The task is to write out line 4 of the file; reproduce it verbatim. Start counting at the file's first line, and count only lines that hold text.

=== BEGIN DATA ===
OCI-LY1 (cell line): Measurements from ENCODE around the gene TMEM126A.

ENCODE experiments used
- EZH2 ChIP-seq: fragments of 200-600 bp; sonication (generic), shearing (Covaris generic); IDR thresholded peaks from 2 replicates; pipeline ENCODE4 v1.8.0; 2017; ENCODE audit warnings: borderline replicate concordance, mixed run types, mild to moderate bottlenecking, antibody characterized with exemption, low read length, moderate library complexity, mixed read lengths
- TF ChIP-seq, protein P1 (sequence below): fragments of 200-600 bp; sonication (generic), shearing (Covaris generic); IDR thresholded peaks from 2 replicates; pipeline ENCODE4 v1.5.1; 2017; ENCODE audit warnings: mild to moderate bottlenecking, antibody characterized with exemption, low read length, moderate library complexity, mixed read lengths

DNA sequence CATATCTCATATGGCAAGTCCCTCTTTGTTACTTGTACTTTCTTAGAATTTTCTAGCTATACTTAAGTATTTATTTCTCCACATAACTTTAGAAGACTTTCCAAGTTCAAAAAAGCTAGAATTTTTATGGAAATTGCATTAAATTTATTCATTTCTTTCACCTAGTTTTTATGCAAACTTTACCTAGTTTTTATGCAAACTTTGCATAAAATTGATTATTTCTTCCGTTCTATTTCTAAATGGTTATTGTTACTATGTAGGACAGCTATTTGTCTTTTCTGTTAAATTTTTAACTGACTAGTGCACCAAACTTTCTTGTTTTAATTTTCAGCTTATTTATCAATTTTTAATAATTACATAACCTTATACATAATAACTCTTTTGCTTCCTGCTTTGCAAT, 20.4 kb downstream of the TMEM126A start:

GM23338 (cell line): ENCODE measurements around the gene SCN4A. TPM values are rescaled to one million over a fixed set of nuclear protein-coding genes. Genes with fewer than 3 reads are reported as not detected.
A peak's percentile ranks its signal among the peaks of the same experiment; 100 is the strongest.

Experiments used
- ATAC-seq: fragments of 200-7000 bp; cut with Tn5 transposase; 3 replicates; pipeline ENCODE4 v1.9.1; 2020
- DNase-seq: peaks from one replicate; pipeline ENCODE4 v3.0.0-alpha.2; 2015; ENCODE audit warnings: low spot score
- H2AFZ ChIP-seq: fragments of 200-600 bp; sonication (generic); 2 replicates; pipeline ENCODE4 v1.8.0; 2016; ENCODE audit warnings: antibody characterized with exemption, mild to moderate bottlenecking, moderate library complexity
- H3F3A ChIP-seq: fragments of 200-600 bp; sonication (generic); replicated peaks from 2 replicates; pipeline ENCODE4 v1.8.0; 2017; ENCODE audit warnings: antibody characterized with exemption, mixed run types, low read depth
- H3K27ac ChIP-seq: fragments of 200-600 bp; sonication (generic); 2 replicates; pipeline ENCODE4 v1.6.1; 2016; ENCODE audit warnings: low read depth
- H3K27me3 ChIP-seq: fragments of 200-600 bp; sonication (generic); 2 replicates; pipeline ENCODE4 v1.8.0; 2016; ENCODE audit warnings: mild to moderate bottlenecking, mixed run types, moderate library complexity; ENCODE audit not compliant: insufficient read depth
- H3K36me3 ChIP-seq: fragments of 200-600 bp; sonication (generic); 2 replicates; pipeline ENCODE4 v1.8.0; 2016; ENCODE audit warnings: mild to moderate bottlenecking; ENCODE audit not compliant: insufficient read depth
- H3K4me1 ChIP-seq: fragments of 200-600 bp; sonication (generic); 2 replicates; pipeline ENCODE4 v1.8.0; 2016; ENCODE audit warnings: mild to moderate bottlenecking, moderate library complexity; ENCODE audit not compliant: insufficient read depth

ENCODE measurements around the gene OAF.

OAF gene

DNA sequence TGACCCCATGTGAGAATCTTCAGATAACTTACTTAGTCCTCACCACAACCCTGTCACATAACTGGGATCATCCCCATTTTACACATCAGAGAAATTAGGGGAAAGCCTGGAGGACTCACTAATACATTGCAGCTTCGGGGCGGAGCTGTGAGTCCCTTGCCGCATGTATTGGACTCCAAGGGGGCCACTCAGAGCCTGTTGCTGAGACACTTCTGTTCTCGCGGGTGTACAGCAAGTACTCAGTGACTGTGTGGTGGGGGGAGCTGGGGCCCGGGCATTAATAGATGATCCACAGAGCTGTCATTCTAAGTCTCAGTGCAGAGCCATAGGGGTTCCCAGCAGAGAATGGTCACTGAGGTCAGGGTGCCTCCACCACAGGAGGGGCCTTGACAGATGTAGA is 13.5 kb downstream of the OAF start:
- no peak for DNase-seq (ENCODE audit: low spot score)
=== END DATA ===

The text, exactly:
- TF ChIP-seq, protein P1 (sequence below): fragments of 200-600 bp; sonication (generic), shearing (Covaris generic); IDR thresholded peaks from 2 replicates; pipeline ENCODE4 v1.5.1; 2017; ENCODE audit warnings: mild to moderate bottlenecking, antibody characterized with exemption, low read length, moderate library complexity, mixed read lengths